Market transformation ahead

Tom Nolle/CIMI Corp.
14 Dec 2009

There's never any shortage of predictions that the coming year will be revolutionary for the industry, but some developing telecom industry trends for 2010 show clear signs that the coming year may well be the most transformational in recent memory. Technology, service provider purchasing policies, equipment vendor strategy and consumer/enterprise spending trends are all in a state of flux. Any one of them could create a major shift in the market. All of them together could create a market transformation of historic proportions.

Given all that could happen, here are the five critical telecom industry trends most likely to have an impact on planners, buyers and sellers in 2010 and beyond. That all of these trends will exert some influence in 2010 isn't a chance; it's a certainty. If all are as pronounced as they promise to be, they will create a radical shift in the practice of network infrastructure deployment and exploitation. That will create the largest set of incremental opportunities we have seen in a decade or more.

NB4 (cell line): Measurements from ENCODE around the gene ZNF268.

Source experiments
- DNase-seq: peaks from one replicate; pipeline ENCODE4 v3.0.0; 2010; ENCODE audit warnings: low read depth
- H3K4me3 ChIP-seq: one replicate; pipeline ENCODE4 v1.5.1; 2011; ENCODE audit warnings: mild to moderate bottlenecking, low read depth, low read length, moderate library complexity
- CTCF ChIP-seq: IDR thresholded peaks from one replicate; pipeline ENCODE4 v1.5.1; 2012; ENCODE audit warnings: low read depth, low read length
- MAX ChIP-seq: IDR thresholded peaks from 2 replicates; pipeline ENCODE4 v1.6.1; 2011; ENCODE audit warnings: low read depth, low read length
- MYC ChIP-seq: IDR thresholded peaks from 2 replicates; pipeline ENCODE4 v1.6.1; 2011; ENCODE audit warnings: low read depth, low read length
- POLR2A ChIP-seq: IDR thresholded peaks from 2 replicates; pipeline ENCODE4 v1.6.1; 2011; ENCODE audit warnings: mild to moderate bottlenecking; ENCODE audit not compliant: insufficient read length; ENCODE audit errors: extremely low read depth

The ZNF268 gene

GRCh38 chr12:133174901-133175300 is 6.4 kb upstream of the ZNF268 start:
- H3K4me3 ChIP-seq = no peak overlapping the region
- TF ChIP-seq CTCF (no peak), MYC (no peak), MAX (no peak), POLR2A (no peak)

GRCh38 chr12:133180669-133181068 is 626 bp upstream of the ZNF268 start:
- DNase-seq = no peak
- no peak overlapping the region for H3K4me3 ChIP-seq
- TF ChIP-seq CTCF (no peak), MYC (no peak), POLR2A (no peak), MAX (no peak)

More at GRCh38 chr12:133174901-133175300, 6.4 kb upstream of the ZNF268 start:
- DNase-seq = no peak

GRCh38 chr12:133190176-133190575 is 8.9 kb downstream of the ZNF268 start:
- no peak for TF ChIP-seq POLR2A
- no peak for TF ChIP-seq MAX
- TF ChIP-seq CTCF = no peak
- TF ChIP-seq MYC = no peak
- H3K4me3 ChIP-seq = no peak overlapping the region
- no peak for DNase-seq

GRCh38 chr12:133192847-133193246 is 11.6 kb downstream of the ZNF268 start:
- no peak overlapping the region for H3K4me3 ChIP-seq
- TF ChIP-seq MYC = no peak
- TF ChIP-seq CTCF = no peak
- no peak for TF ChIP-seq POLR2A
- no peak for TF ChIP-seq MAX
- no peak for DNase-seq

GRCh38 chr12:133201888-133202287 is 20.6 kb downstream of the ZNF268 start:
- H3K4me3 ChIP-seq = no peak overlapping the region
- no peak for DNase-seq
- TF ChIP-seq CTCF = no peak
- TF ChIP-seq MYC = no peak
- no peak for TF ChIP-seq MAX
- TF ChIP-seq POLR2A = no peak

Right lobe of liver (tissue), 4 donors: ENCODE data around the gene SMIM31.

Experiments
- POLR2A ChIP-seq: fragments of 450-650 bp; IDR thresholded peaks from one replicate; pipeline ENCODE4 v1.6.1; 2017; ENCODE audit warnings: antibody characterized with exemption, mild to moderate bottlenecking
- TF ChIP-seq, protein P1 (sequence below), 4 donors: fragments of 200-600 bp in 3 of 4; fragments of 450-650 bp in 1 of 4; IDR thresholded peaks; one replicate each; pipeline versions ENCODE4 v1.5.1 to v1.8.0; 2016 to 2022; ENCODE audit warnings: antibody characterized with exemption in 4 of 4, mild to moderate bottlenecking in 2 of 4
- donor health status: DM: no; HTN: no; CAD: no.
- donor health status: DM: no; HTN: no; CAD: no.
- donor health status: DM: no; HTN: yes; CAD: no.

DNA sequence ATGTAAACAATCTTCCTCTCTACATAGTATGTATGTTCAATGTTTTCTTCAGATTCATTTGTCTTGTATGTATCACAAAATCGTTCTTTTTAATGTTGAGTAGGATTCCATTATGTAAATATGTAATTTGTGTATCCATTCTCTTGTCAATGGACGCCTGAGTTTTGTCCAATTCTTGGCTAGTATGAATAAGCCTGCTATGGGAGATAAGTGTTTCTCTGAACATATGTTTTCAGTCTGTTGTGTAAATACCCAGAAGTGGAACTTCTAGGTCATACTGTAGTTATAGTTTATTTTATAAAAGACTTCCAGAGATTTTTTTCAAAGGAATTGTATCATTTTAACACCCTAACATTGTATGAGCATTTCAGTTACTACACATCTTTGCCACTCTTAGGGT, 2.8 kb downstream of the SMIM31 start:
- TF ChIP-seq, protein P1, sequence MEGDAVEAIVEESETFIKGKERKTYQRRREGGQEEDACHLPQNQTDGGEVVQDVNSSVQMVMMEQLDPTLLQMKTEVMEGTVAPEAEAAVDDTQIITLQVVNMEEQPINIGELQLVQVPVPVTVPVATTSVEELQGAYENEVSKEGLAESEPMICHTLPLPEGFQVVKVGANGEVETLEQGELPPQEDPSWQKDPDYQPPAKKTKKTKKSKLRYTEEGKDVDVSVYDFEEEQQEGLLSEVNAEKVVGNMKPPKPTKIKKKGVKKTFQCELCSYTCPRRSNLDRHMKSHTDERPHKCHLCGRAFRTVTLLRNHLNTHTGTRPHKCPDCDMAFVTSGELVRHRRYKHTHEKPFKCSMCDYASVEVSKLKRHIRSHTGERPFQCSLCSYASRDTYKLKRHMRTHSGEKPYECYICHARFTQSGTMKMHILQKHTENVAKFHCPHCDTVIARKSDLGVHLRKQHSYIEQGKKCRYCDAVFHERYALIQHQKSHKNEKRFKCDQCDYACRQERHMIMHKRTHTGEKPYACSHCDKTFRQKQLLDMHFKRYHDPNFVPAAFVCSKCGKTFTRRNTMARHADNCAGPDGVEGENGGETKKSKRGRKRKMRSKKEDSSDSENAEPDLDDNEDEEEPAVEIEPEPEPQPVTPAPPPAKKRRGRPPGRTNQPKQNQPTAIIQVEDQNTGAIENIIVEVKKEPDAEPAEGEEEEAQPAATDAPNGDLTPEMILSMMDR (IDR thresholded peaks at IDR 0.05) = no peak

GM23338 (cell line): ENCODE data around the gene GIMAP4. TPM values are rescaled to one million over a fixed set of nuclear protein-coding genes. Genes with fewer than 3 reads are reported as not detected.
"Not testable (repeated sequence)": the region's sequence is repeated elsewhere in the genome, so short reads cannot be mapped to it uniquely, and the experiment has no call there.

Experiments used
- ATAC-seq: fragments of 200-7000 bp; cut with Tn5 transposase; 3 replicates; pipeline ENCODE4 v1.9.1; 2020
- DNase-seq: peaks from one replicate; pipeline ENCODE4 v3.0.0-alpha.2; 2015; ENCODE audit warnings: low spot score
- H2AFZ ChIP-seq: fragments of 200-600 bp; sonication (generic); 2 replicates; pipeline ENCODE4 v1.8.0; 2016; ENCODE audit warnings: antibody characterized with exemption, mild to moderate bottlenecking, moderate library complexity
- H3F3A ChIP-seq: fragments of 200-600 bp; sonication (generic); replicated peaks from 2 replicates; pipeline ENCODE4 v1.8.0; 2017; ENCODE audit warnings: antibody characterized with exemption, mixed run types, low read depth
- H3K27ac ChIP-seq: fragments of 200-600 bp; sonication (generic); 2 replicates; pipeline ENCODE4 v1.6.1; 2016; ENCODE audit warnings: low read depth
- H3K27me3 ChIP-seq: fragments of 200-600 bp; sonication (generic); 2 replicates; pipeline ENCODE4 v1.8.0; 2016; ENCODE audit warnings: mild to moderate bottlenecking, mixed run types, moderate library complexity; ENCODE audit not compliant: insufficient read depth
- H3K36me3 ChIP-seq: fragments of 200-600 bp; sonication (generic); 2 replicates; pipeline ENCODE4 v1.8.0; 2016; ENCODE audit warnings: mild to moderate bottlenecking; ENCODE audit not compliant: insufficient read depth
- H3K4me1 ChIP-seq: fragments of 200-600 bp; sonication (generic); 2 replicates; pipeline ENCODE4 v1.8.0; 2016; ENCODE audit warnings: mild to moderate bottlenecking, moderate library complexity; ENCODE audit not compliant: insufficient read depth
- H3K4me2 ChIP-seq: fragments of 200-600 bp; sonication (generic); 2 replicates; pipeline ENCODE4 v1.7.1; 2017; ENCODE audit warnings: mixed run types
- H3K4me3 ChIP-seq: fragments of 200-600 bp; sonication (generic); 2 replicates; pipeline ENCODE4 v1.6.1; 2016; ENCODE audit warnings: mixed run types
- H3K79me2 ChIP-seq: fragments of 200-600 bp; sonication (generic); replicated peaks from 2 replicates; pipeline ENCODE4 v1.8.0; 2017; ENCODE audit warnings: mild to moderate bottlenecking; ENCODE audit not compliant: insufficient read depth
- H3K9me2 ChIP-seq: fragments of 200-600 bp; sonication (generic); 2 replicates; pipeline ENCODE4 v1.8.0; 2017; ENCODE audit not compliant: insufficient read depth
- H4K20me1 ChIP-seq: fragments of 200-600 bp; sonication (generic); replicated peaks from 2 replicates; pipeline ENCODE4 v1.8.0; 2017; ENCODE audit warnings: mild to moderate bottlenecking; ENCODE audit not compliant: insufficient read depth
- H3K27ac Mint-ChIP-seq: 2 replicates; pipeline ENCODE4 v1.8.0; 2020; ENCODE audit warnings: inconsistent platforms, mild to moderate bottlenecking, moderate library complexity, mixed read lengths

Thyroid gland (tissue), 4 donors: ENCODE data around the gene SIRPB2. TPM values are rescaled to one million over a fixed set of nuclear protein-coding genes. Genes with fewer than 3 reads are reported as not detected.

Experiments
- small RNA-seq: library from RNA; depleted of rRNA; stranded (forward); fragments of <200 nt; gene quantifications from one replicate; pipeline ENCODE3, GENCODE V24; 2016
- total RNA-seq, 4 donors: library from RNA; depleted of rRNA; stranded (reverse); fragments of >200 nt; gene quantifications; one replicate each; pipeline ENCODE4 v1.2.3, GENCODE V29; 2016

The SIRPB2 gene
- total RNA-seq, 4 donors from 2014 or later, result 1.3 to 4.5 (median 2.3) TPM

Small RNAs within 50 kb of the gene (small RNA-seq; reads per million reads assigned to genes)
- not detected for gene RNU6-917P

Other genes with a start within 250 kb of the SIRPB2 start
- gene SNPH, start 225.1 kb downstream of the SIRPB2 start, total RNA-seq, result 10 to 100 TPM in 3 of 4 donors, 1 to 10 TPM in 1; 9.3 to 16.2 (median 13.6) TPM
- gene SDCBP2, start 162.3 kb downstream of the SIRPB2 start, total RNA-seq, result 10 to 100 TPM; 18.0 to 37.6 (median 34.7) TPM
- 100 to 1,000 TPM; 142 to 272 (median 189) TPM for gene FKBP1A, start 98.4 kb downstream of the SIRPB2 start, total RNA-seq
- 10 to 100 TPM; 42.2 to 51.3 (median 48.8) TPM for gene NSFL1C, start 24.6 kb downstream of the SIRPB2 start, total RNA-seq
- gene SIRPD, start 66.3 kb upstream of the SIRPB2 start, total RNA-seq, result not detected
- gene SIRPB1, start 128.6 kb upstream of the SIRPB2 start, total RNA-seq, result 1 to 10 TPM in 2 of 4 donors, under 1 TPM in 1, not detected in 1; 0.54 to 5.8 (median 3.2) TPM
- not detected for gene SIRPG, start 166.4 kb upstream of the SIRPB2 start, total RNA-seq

Top five telecom industry trends for 2010:

1. Commoditization pressure on the lower network layers. As fiber transport gets cheaper, the value of running fiber directly to points of traffic concentration increases. The trend to fiber-connect cell tower sites, for example, constitutes a good strategy in preparing for 4G rollout.

The same pressure is generating interest in creating agile optical networks and opto-Ethernet hybrid networks that would reduce complexity and management costs in part by creating a larger capacity pool to reduce concerns about congestion and traffic engineering. Some very large network operators are already issuing requests for information (RFIs) on this structure for their core networks, with some considering it in metro deployments as well. In 2010, the formulation of a new transport architecture based on optical and opto-Ethernet advances will create both risks and opportunities for vendors but will certainly cause a major shift in operator procurements.

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